The two Nobel Peace Prize laureates, Shimon Peres and Yasser Arafat, are now looking for a secluded place for a summit meeting. What are they going to talk about? They could reminisce about their meeting on the White House lawn when the unforgettable Oslo Accords were signed in the presence of President Clinton. Or they might recall the ceremony in Oslo where they were awarded the Nobel Peace Prize.
Peres will most likely express his sympathy for the suffering of the Palestinian people, without mentioning that it is Arafat himself who bears the direct responsibility for their suffering these past 11 months. Arafat will most likely launch into a diatribe against Israel's "racist" policies. And then what? This will be their umpteenth meeting, none of which has produced anything of consequence. Whatever promises were made by Arafat have all, without exception, been broken. Agreements to a cease-fire have been followed by fire. Promises to stop acts of terror have been followed by terror.
No need to wait with bated breath for the outcome of this meeting. Negotiating with Arafat has been on a steady decline: from attempting to negotiate a peace agreement, to trying to reach interim arrangements, to getting him to agree to a cessation of the violence he initiated, to having him agree to a cease-fire in a specific locality like the Gilo neighborhood of Jerusalem. And the killing goes on.
For Peres, it seems "hope springs eternal" and negotiations are the name of the game. He seems to feel no remorse for his past mistakes that have brought about the present crisis and continues to insist, despite all evidence to the contrary, that negotiating with Arafat is the only way to end the violence and reach an accommodation with the Palestinians. He surely believes that the Nobel Peace Prize awarded to him and to Arafat was well deserved and is seeking a continuation of what he considers to be past achievements.
It is true that the list of Nobel Peace Prize awards over the years make for a rather spotty record, but without doubt this particular award is probably the most outrageous of them all and is bound to cast a pall on all future such awards. The Nobel Prize jury was probably impressed by the praise heaped on Arafat by his Israeli negotiating partners and by their expressions of belief that this terrorist had forsworn any further use of violence and terror. There is no other explanation for this incongruous award that will surely go down in history as the only one of its kind.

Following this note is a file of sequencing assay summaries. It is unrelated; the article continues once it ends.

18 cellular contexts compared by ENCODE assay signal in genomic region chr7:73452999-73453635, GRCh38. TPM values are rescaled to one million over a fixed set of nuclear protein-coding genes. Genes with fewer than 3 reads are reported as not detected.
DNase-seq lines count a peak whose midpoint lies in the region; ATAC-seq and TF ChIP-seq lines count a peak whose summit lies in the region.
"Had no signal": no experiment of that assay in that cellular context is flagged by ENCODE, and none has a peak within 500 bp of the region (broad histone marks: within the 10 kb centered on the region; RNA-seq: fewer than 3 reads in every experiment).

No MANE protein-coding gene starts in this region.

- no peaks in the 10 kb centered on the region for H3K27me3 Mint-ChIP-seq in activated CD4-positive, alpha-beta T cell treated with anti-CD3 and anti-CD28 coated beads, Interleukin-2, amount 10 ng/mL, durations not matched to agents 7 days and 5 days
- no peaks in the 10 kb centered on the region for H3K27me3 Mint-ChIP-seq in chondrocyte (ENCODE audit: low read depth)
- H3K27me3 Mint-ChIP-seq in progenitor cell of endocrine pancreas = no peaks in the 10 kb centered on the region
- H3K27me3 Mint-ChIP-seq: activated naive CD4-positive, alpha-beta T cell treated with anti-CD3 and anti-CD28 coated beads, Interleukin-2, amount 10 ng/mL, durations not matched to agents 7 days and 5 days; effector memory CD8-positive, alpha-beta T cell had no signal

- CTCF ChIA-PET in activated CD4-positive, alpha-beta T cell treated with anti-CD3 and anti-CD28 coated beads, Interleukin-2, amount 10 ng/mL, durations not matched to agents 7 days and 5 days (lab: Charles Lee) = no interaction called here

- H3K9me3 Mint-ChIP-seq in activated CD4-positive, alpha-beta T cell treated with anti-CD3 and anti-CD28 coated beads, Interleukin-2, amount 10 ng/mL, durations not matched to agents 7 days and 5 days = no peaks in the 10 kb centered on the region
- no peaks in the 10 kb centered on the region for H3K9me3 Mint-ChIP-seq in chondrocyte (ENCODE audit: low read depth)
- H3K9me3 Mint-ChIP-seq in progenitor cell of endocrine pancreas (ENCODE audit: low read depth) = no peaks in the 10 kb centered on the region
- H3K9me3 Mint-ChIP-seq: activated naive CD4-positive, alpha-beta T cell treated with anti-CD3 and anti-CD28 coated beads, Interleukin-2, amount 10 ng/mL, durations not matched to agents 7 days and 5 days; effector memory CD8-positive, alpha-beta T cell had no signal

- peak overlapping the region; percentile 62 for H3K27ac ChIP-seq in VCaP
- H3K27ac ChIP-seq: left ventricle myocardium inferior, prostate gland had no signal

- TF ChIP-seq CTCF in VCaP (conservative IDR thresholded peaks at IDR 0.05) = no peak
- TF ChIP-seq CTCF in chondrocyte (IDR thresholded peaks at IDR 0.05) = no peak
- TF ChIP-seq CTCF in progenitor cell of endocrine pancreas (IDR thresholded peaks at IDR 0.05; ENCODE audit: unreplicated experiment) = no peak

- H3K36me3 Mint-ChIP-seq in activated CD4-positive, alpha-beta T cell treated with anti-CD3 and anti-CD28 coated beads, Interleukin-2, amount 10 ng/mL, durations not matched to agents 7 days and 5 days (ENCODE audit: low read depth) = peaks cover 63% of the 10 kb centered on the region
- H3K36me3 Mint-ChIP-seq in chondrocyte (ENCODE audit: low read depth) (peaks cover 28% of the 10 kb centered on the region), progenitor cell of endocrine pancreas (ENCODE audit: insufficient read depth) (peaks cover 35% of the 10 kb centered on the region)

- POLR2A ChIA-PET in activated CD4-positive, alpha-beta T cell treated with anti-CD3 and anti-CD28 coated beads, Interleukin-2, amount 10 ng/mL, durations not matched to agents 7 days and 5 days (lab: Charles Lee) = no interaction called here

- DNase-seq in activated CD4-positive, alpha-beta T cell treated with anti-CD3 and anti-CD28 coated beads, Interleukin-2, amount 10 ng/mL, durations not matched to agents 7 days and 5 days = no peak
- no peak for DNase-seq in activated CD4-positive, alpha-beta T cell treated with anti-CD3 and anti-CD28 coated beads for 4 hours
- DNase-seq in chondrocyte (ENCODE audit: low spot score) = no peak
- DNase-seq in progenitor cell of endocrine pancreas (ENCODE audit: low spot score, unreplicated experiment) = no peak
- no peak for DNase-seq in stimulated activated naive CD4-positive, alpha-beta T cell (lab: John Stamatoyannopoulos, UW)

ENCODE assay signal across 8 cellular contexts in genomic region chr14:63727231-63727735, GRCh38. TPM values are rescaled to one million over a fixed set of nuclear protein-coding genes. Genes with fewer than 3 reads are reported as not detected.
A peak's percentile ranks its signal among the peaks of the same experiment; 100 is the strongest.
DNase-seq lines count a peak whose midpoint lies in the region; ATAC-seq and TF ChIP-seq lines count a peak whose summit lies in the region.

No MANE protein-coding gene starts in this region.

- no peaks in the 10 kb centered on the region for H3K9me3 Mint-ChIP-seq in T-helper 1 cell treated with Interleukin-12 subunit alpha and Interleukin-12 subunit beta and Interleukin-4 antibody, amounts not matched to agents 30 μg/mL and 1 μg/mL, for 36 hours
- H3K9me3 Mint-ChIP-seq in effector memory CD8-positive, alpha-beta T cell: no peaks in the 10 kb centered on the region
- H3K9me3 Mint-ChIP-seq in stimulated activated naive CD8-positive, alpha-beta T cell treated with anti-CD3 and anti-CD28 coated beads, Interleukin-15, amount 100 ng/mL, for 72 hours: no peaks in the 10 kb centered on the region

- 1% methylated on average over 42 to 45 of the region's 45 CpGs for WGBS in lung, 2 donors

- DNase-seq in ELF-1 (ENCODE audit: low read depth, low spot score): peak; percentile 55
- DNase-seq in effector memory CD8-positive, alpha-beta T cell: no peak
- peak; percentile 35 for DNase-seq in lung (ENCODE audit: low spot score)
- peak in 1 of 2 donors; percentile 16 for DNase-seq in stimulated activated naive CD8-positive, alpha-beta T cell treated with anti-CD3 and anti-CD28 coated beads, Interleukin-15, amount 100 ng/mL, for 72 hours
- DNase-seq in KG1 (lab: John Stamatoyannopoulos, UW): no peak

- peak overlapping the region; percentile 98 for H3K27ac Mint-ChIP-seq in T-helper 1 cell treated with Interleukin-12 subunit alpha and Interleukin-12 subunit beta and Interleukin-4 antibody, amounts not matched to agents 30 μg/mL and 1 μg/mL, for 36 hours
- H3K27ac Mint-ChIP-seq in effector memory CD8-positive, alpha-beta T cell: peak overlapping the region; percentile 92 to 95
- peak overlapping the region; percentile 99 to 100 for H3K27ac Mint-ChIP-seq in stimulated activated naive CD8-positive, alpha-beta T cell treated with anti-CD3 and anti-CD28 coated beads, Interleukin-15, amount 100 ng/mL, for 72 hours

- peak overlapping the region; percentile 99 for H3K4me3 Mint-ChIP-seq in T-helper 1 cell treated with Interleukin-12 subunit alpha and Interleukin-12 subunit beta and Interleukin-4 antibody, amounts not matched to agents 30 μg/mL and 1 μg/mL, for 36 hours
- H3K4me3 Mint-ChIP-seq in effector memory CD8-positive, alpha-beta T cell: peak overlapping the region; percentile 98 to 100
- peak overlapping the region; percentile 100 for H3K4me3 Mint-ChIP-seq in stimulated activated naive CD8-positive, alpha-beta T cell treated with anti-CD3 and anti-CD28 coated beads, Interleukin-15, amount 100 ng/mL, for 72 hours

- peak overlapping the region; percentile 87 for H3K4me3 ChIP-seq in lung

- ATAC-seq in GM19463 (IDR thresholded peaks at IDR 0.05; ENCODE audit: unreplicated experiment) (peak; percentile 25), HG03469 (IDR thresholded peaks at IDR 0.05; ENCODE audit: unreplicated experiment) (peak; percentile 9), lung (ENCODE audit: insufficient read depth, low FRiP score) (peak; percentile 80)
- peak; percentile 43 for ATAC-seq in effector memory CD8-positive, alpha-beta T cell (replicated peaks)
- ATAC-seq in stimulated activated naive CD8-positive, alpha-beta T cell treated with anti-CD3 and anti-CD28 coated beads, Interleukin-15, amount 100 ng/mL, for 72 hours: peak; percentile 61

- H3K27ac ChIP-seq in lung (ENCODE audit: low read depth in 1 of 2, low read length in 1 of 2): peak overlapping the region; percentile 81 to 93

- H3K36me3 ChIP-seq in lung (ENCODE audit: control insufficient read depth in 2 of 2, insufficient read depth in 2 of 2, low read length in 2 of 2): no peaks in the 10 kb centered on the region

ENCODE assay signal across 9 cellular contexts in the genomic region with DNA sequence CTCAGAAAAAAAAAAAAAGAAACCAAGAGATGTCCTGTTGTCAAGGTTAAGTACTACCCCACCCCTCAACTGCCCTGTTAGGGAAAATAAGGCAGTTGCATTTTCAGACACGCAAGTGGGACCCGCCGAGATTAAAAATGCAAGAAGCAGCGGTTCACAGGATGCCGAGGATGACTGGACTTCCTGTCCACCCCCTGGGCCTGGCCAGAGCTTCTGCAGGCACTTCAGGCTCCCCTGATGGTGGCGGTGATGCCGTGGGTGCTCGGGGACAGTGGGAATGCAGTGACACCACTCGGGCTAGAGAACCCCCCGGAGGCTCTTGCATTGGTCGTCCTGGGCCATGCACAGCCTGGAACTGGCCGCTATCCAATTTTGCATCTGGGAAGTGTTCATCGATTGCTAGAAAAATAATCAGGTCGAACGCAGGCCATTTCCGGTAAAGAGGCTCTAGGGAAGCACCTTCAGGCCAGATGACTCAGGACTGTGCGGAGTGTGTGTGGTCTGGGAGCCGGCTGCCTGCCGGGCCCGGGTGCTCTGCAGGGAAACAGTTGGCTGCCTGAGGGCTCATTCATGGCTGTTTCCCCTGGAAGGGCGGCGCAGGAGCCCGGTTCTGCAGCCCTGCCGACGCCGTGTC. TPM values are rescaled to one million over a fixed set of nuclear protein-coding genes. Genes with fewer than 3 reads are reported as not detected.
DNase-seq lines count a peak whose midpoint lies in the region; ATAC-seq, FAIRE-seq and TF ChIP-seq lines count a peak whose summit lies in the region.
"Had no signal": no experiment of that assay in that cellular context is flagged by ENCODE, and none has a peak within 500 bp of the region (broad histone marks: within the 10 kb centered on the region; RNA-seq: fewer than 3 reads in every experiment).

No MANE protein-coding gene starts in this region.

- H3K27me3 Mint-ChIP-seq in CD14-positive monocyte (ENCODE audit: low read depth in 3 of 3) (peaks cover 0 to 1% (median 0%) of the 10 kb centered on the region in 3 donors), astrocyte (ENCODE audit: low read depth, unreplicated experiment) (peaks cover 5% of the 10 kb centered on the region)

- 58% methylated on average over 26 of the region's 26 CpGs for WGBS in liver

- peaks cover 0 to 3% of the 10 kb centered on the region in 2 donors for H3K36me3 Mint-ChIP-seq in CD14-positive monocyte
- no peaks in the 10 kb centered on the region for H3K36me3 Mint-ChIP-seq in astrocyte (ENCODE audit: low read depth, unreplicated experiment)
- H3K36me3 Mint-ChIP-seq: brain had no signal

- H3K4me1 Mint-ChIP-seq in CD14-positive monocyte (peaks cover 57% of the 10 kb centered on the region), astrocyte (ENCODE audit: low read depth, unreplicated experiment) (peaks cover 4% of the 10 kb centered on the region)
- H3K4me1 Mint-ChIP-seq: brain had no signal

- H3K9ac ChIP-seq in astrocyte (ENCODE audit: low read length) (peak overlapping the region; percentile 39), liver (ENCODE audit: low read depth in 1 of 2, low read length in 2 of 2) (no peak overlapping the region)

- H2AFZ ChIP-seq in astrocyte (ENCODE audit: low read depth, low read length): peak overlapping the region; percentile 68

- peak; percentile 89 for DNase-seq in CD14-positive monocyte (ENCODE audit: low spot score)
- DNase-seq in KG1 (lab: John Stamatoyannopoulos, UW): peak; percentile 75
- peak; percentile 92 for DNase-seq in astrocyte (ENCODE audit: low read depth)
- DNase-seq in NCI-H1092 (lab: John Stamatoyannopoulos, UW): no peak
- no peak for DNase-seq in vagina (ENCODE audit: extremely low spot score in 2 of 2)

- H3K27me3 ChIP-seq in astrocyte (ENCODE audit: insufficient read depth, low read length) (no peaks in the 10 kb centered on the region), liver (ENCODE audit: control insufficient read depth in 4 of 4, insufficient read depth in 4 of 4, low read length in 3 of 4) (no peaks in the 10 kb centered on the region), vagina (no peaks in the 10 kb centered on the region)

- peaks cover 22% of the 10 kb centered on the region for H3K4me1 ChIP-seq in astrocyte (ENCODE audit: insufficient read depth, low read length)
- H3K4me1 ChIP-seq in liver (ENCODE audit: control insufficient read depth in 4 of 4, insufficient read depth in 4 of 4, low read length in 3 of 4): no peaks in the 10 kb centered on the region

Former foreign minister Abba Eban said that the Palestinians never miss an opportunity to miss an opportunity, but he never posed the question why this is so. Is their leadership accident-prone or are they unduly risk averse? The truth of the matter, that has been staring us in the face for years now, is that Arafat's goals are inconsistent with the existence of the State of Israel. He insists on representing the five million Palestinians in the Palestinian diaspora, most of whom have been deliberately kept in refugee camps for the past 53 years, and he demands for them the "right of return."
That was his position before Oslo, that was his position at Oslo, and that his is position to this day. Therefore what may seem like an opportunity to the Israeli negotiator is no opportunity as far as Arafat is concerned. Peres simply refuses to recognize this and does not want to understand that the only way to get him to abandon the path of violence against Israel is to give in to his demands. And that at this juncture, Israel has no choice but to protect the lives of its citizens and to crush the violence initiated by Arafat.
After Arafat, hopefully, there will be local Palestinian leaders, not the imports from Tunis, who will realize that Arafat has led the Palestinians to disaster, who will have the interests of the local Palestinian population at heart, and who will have realized that just as in the past, violence can only produce continued suffering for the long-suffering Palestinian population. It is only then that an accommodation between Israel and the Palestinians will become possible.
Fortunately, at this time there is one man who, unencumbered by the frustrating experience of years of dealing with Arafat, seems to have no illusions about him and sees him for what he is. It is the President of the United States, George W. Bush.
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